Biosynthesis and Function of Long Guluronic Acid-Blocks in Alginate Produced by Azotobacter vinelandii
Journal article, Peer reviewed
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Original versionBiomacromolecules. 2019, 20 (4), 1613-1622. 10.1021/acs.biomac.8b01796
With the present accessibility of algal raw material, microbial alginates as a source for strong gelling material are evaluated as an alternative for advanced applications. Recently, we have shown that alginate from algal sources all contain a fraction of very long G-blocks (VLG), that is, consecutive sequences of guluronic acid (G) residues of more than 100 residues. By comparing the gelling properties of these materials with in vitro epimerized polymannuronic acid (poly-M) with shorter G-blocks, but comparable with the G-content, we could demonstrate that VLG have a large influence on gelling properties. Hypothesized to function as reinforcement bars, VLG prevents the contraction of the gels during formation (syneresis) and increases the Young’s modulus (strength of the gel). Here we report that these VLG structures are also present in alginates from Azotobacter vinelandii and that these polymers consequently form stable, low syneretic gels with calcium, comparable in mechanical strength to algal alginates with the similar monomeric composition. The bacterium expresses seven different extracellular mannuronan epimerases (AlgE1-AlgE7), of which only the bifunctional epimerase AlgE1 seems to be able to generate the long G-blocks when acting on poly-M. The data implies evidence for a processive mode of action and the necessity of two catalytic sites to obtain the observed epimerization pattern. Furthermore, poly-M epimerized with AlgE1 in vitro form gels with comparable or higher rigidity and gel strength than gels made from brown seaweed alginate with matching G-content. These findings strengthen the viability of commercial alginate production from microbial sources.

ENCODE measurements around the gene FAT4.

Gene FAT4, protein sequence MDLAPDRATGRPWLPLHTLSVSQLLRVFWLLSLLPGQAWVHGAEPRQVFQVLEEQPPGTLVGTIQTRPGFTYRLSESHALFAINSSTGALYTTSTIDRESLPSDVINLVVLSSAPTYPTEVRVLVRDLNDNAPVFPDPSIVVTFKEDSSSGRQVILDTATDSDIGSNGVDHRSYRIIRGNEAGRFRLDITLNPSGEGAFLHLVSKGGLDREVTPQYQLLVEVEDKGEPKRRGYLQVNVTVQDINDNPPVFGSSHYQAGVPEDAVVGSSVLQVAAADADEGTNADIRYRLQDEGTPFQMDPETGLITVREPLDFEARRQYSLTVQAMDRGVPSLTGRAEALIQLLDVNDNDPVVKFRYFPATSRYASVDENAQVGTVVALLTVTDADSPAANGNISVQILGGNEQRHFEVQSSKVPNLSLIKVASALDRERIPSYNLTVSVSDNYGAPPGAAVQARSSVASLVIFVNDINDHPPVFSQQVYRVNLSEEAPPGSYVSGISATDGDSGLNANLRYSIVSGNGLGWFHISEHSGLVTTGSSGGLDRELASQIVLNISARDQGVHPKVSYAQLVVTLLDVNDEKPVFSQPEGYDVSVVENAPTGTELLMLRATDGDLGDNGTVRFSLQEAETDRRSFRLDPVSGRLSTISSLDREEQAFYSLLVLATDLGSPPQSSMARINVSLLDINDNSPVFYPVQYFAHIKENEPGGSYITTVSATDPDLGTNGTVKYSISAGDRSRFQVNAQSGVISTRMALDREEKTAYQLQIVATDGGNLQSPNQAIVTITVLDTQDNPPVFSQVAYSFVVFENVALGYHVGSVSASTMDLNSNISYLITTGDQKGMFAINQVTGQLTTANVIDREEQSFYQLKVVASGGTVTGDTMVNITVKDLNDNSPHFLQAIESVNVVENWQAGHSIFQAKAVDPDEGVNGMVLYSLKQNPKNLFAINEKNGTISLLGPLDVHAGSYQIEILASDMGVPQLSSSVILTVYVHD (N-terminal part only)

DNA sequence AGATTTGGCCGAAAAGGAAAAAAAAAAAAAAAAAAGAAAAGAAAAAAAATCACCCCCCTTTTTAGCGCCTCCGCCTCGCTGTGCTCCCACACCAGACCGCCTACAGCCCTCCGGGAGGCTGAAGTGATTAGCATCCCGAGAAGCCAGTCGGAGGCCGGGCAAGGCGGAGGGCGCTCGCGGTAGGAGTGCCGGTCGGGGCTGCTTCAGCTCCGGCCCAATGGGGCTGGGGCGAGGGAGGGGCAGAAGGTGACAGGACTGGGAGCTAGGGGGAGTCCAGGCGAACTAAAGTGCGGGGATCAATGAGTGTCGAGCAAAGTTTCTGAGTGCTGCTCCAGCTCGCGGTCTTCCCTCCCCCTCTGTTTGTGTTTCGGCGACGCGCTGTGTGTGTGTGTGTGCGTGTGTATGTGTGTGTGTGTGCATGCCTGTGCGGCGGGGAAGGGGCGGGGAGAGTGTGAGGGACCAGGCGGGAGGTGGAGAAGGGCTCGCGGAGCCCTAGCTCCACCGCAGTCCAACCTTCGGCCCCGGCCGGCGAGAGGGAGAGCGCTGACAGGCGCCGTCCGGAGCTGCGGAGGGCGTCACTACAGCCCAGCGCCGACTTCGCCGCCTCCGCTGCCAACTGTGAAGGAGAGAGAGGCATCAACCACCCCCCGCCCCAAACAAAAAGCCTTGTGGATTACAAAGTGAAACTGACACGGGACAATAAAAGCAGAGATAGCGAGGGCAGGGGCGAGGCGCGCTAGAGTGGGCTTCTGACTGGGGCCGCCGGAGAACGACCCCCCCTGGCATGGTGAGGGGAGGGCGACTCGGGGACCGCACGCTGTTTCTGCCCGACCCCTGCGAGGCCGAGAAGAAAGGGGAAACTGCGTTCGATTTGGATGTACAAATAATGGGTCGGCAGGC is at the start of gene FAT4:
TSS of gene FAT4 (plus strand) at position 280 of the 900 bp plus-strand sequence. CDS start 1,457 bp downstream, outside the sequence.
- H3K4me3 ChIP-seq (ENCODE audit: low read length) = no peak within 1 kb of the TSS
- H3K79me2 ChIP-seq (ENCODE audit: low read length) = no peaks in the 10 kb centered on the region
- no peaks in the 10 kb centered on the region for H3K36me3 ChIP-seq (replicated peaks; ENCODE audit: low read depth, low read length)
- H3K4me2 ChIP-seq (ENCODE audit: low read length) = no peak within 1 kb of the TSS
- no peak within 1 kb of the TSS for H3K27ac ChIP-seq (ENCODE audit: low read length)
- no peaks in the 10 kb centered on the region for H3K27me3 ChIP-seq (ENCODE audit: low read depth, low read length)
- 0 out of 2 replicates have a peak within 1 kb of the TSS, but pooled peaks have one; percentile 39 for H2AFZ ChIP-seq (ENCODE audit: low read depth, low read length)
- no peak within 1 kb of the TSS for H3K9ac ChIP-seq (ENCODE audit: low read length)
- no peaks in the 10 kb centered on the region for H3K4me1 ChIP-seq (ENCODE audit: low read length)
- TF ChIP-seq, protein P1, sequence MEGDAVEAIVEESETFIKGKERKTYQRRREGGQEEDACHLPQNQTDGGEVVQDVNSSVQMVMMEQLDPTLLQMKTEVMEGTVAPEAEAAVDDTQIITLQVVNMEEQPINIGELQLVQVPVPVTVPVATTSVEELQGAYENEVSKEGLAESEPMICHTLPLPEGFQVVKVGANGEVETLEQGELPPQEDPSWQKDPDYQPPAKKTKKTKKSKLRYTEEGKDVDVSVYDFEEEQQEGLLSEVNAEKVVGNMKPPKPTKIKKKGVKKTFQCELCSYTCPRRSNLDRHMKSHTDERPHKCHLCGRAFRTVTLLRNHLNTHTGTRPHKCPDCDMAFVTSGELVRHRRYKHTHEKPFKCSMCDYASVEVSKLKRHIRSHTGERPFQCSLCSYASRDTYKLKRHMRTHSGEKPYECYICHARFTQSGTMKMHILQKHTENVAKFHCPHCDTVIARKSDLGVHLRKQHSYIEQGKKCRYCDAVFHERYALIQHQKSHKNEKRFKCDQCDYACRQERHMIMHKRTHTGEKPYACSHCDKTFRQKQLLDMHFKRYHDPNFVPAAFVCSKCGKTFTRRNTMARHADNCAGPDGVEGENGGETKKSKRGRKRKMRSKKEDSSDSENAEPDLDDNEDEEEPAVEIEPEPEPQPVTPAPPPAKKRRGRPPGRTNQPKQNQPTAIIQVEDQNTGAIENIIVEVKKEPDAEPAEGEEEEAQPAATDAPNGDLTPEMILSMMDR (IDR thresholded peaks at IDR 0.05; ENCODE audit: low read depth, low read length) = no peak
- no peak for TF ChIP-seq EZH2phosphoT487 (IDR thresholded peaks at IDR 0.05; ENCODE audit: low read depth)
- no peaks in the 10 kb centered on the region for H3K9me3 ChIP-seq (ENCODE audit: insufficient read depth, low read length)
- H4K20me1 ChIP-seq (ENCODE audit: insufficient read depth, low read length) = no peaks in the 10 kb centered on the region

This document is the unedited Author’s version of a Submitted Work that was subsequently accepted for publication in Biomacromolecules , copyright © American Chemical Society after peer review. To access the final edited and published work see https://doi.org/10.1021/acs.biomac.8b01796